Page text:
The "greenhouse effect" refers to the natural phenomenon that keeps the earth in a temperature range that allows life to flourish. The sun's enormous energy warms the Earth's surface and its atmosphere. As this energy radiates back toward space as heat, a portion is absorbed by the atmosphere, which consists of nitrogen (78%), oxygen (21%), water vapor (1% to 3%), carbon dioxide (0.04%) and traces of other similar substances, which create an insulating layer. With the temperature control of the greenhouse effect, the earth has an average surface temperature of 59°F (15°C). Without it, the average surface temperature would be 0°F (-18°C). The atmosphere of the earth is always in dynamic equilibrium with the ocean surface which composes more than vast majority of the whole planet [25]. Since the earth established the condition for the cozy environment for life, the decent ratio of greenhouse gases-CO2 to maintain the earth temperature has been controlled by the ocean through the dynamic equilibrium set up at the surface of the ocean [26-28]. The oceans regulate CO2 concentration in the atmosphere to the minutest detail, as indicated by an El Niño in the Pacific Ocean, which causes CO2 measurements in the air to increase, and then to renormalize when the El Niño disappears. Besides, the atmosphere has only 0.04% carbon dioxide, of which only 3% stems from human activity. This ratio is too small to affect the oceans’ role of controlling CO2 concentration. Therefore, human activity is too small to create global warming stemming from carbon dioxide in global scale. This means that the greenhouse global warming due to natural cause generated by the ocean itself certainly can explain the other major portion of the CO2 concentration in the atmosphere. Given the unsurpassed heat capacity and reserve of the water let alone its large quantity in the global system, CO2 in the air does not appear to control ocean temperature or eventually global temperature. Whatever oceans do, it is not fast enough to keep up with human activity. The annual CO2 exchange rate at the surface of the oceans is known to be 16 times the amount produced by human activity. This means all of the annual man-made CO2 could be absorbed by the oceans in 23 days in the arithmetic point of view. Moreover, water vapor in the air is a predominant greenhouse gas which dwarfs the other gases including CO2 and methane gas. It is about a hundred times more prevalent than CO2 in clear air, and millions of times more significant on a cloudy day. In this logic, most of the CO2 in the atmosphere due to natural cause may have come from the warming ocean due to aforementioned suddenly increased solar irradiation and cosmic rays combined with decaying earth orbital [29]. On the other hand, the oceans are also believed to warm up by periodically moving hotspot under the mantle. For the last four decades, a long measurement has revealed that temperature has been increasing persistently at the depth of 2000m under the Norwegian Sea [30]. Hence the plausible theory to explain global climate change may be that when the oceans are heated up by aforementioned cause, the surface temperature rises and thus together with wind and current cycles, a dynamic process of equilibrium called El Niño occurs at the specific region of the earth, causing a process called Southern Oscillation and supplying substantial amounts of water vapor and CO2 into the earth’s atmosphere, which in turn causes greenhouse global warming and unexpected meteorological phenomena such as severe storms, hurricane, heavy snow, droughts, and etc. at the every corner of the planet. Noticeable is the fact that high pressure generated by global warming competes with horrendous Arctic Cycle at the midlatitude, causing freezing winter on the north hemisphere, which has been continuously observed for the past decades. When the dynamic equilibrium is established, the climate returns to normal. If the situation goes to the opposite direction abnormally, then La Niña cuts in to neutralize the other one-way extreme of the earth’s climate. In this manner, the long-term temperature of the earth continuously increases while that of short-term or decadal term shows somewhat irregular fluctuations. This theory also clearly explains the strange phenomenon that there has been no global warming observed for the past 18 years [31]. The ocean and the earth are in the middle of equilibrium process to restore the earth’s ecological environment.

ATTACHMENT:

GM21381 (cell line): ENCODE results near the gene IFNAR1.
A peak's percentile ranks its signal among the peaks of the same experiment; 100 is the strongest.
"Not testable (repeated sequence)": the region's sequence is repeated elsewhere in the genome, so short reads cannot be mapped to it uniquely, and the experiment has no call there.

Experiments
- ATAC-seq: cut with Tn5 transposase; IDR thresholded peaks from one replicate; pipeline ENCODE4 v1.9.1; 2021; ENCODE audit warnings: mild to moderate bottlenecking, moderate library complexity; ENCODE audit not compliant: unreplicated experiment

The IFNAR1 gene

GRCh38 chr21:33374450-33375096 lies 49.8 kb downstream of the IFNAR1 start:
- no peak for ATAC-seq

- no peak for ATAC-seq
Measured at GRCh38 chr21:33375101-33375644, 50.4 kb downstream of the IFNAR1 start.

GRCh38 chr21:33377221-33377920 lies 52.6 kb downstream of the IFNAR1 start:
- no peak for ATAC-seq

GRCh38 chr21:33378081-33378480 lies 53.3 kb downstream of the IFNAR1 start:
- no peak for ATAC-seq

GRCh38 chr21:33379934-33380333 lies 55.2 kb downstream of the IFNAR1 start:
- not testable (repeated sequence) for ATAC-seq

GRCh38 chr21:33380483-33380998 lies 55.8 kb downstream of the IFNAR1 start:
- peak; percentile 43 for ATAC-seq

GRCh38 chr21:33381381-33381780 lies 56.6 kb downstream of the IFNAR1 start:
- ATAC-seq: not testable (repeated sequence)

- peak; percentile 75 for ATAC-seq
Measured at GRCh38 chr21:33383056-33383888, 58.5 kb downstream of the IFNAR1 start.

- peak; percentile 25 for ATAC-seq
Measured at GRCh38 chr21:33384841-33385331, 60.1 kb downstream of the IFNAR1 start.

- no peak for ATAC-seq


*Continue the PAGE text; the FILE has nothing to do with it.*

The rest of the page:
Figure 10 shows that if land temperature increase due to solar activity by decaying orbital is faster than that of the oceans with much higher heat capacity. Then the oceans regulate the land temperature by supplying water vapor and evaporating CO2 into the air, trying to establish the dynamic equilibrium of the greenhouse gases. However, as the heat energy coming from outside of the earth by solar activity or cosmic rays, total net energy is increasing in the end, causing the increase of the long-term global temperature as we have experienced for the last decades. (Figure 11) shows how El Niño or La Niña cuts in to balance the hydrolytic cycle of the earth. Furthermore, this together with (Figure 12) ultimately explains why during the period of Postwar Industrial Boom from 1940s through 1970s, the temperature dropped while the amounts of CO2 continued to grow in the atmosphere. The El Niño was timely set up in the earth’s climate system to regulate the global temperature of the earth. Figure 13 double-confirms this hypothesis. As said earlier, the ocean itself experiences the high level of stress from the high irradiance of the sun due to orbital decay and cosmic rays as well as new heat source from down under, which is now assumed to be moving hot spots caused by the change of earth’s internal system, along with normal natural shifts of their own. This new internal heat source and the increase solar irradiation due to the change of earth’s orbital, Melankovitch Cycle, cosmic rays and solar activity appear to continuously heat up the earth. In this mechanism, more CO2 are accumulated in the atmosphere, following an 800 year lags behind the long-term normal cycle of global temperature change [32]. The temperature of the earth increases first and then the CO2 concentration in the air increases later by lagging about 800 years.